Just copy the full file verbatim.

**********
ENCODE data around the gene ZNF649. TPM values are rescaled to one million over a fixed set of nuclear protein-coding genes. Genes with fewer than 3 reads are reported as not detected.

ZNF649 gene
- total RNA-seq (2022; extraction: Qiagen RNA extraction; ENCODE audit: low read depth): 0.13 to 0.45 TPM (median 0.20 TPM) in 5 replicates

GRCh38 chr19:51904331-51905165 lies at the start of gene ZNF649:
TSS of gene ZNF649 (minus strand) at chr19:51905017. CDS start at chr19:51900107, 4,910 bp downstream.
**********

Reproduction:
ENCODE data around the gene ZNF649. TPM values are rescaled to one million over a fixed set of nuclear protein-coding genes. Genes with fewer than 3 reads are reported as not detected.

ZNF649 gene
- total RNA-seq (2022; extraction: Qiagen RNA extraction; ENCODE audit: low read depth): 0.13 to 0.45 TPM (median 0.20 TPM) in 5 replicates

GRCh38 chr19:51904331-51905165 lies at the start of gene ZNF649:
TSS of gene ZNF649 (minus strand) at chr19:51905017. CDS start at chr19:51900107, 4,910 bp downstream.